4 min read
Opinions expressed by Contractor the contributors are theirs.
In June 2020, my start-up Love With Food – which helps food businesses build brand awareness online and offline – raised $ 650,000 after graduating from the 500 Startups accelerator program.
Related: 4 VCs Insider Tips
Sounds good, right? But if you think fundraising was a breeze because we were 500 alumni, think again. In fact, these three months were painful and filled with discouragement. They were physically exhausting. And along the way, I had to constantly fight my own thoughts that I was failing. I had to defend myself against the doubts of others that I could not succeed because I had no education in Ivy League or that I did not have the qualifications required to lead a startup. I was on the verge of giving up countless times.
In the end, however, I introduced 75 investors and raised more money than we needed. I also learned valuable lessons and tips that not only helped me with this first round three years ago, but have helped me raise additional funds since then.
1. Put your business on the list of angels.
Access the list of angels. I cannot stress enough how important it is that your business is profiled there. After starting to tend on the List, we had many incoming interests. In the end, three investors from the Angel List invested and one of them eventually became our leader. Without the list, I would not have met these contacts!
2. Be flexible.
Be ready to fly or go to meetings at any time. There are days when I have five consecutive meetings, which makes me bounce like a ping pong ball all over the bay area. Yes, it was a lot of driving and I may have felt “left out”, but the flexibility helped me get investor meetings at times that suited them.
3. Reach out to your network.
I contacted my network of entrepreneurial friends and asked their investors for intros. Everyone to whom I reached out was so generous. Take advantage of your own relationships!
4. Tracking updates.
After each meeting, I wrote a thank you email and over the next few weeks, I continued to provide updates and progress to potential investors. This is of utmost importance in fundraising. This is the only way to be persistent. For an early start, there is really no good data to display. But you can be persistent. You want potential investors to see it!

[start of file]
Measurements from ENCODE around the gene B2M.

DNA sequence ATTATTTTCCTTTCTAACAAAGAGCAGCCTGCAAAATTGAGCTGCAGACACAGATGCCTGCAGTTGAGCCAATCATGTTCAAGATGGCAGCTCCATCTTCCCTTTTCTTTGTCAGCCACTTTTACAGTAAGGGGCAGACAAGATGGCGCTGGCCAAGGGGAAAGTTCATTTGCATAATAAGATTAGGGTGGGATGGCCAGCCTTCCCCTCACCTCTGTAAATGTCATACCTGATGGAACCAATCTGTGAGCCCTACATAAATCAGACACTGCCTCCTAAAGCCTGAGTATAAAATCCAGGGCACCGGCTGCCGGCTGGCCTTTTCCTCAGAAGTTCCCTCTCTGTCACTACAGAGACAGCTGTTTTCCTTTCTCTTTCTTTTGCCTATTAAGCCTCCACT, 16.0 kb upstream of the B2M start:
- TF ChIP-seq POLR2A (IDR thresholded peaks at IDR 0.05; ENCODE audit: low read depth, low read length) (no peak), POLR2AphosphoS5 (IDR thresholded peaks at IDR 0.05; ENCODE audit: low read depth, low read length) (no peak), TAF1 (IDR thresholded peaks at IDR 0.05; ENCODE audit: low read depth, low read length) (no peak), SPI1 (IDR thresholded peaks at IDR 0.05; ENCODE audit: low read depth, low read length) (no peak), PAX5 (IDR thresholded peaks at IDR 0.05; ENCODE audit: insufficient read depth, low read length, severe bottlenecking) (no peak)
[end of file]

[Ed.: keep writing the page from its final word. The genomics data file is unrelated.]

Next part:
The 3 ingredients you need to impress a VC
5. Send an email to potential investors once a week.
Investors are shown all the time. You want to be constantly on their radar so they don’t forget you. I kept a spreadsheet with their names and dates of interaction: when we first met; the date of my first “progress” email; the date of my second “progress report” email; etc. If I don’t hear a response after I send three update emails, it usually means that the prospect is not interested. It’s also a great way to filter out those who are genuinely interested compared to those who are simple maybes.
6. Ask current investors to introduce you.
Warm introductions are the best introductions. Your current investors want you to reach the finish line. Ask them to connect with their other investor friends.
7. Don’t be afraid to speak to the press.
Once, I basically kidnapped a TechCrunch reporter from the Demo Day ladies’ room to choose Love With Food as one of the top 7 startups for the event. She did, and even mentioned our meeting in her article, which led two investors to reach out because they liked my tenacity!
8. Wear your corporate t-shirt.
Be proud of your brand. There is no better way to show your passion to complete strangers. Showing people how passionate and proud you are about your brand leaves a lasting impression.
There is no cookie cutter formula for fundraising, but I believe the common thread in fundraising is perseverance. Prove that your opponents are wrong!
Related: What You Need To Know About Financing Your Business Through Friends And Family